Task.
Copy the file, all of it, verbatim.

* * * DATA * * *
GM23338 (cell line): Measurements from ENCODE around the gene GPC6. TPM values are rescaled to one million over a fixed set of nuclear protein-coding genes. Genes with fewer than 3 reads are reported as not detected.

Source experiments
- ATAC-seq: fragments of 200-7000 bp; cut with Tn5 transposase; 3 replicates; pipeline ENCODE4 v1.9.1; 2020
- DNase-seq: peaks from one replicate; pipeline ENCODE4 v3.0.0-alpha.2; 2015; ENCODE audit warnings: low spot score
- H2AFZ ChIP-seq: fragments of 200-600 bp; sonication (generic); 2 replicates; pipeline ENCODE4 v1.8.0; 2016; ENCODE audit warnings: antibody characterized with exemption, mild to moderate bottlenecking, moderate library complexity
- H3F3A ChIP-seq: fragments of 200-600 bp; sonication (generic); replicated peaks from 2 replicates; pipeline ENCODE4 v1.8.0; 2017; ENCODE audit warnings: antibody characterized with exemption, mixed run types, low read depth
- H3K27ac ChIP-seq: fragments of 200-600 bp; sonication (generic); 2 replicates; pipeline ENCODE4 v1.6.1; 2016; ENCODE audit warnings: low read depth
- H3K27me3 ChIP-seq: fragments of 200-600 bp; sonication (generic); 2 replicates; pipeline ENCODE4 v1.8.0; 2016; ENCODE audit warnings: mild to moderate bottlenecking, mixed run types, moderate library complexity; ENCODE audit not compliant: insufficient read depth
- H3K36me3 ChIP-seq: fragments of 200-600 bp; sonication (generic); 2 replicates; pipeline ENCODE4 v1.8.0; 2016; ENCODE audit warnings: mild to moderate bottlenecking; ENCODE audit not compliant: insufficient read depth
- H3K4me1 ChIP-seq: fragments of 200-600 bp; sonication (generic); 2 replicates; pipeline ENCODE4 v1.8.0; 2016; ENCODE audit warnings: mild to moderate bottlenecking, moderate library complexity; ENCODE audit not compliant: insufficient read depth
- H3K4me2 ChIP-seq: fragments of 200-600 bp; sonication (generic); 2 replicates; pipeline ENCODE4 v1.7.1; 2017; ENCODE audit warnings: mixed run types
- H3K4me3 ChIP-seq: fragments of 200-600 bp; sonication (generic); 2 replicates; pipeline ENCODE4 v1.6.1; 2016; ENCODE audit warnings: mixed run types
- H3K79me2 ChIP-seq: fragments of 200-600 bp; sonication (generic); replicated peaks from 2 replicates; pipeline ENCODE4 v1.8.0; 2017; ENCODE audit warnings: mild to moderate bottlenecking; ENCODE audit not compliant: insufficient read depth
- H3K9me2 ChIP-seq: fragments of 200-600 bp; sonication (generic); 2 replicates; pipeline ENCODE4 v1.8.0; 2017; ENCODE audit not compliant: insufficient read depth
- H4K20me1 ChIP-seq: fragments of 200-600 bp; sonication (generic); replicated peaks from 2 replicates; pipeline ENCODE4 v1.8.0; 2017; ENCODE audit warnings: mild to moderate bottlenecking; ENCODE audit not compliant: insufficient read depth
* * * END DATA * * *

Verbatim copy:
GM23338 (cell line): Measurements from ENCODE around the gene GPC6. TPM values are rescaled to one million over a fixed set of nuclear protein-coding genes. Genes with fewer than 3 reads are reported as not detected.

Source experiments
- ATAC-seq: fragments of 200-7000 bp; cut with Tn5 transposase; 3 replicates; pipeline ENCODE4 v1.9.1; 2020
- DNase-seq: peaks from one replicate; pipeline ENCODE4 v3.0.0-alpha.2; 2015; ENCODE audit warnings: low spot score
- H2AFZ ChIP-seq: fragments of 200-600 bp; sonication (generic); 2 replicates; pipeline ENCODE4 v1.8.0; 2016; ENCODE audit warnings: antibody characterized with exemption, mild to moderate bottlenecking, moderate library complexity
- H3F3A ChIP-seq: fragments of 200-600 bp; sonication (generic); replicated peaks from 2 replicates; pipeline ENCODE4 v1.8.0; 2017; ENCODE audit warnings: antibody characterized with exemption, mixed run types, low read depth
- H3K27ac ChIP-seq: fragments of 200-600 bp; sonication (generic); 2 replicates; pipeline ENCODE4 v1.6.1; 2016; ENCODE audit warnings: low read depth
- H3K27me3 ChIP-seq: fragments of 200-600 bp; sonication (generic); 2 replicates; pipeline ENCODE4 v1.8.0; 2016; ENCODE audit warnings: mild to moderate bottlenecking, mixed run types, moderate library complexity; ENCODE audit not compliant: insufficient read depth
- H3K36me3 ChIP-seq: fragments of 200-600 bp; sonication (generic); 2 replicates; pipeline ENCODE4 v1.8.0; 2016; ENCODE audit warnings: mild to moderate bottlenecking; ENCODE audit not compliant: insufficient read depth
- H3K4me1 ChIP-seq: fragments of 200-600 bp; sonication (generic); 2 replicates; pipeline ENCODE4 v1.8.0; 2016; ENCODE audit warnings: mild to moderate bottlenecking, moderate library complexity; ENCODE audit not compliant: insufficient read depth
- H3K4me2 ChIP-seq: fragments of 200-600 bp; sonication (generic); 2 replicates; pipeline ENCODE4 v1.7.1; 2017; ENCODE audit warnings: mixed run types
- H3K4me3 ChIP-seq: fragments of 200-600 bp; sonication (generic); 2 replicates; pipeline ENCODE4 v1.6.1; 2016; ENCODE audit warnings: mixed run types
- H3K79me2 ChIP-seq: fragments of 200-600 bp; sonication (generic); replicated peaks from 2 replicates; pipeline ENCODE4 v1.8.0; 2017; ENCODE audit warnings: mild to moderate bottlenecking; ENCODE audit not compliant: insufficient read depth
- H3K9me2 ChIP-seq: fragments of 200-600 bp; sonication (generic); 2 replicates; pipeline ENCODE4 v1.8.0; 2017; ENCODE audit not compliant: insufficient read depth
- H4K20me1 ChIP-seq: fragments of 200-600 bp; sonication (generic); replicated peaks from 2 replicates; pipeline ENCODE4 v1.8.0; 2017; ENCODE audit warnings: mild to moderate bottlenecking; ENCODE audit not compliant: insufficient read depth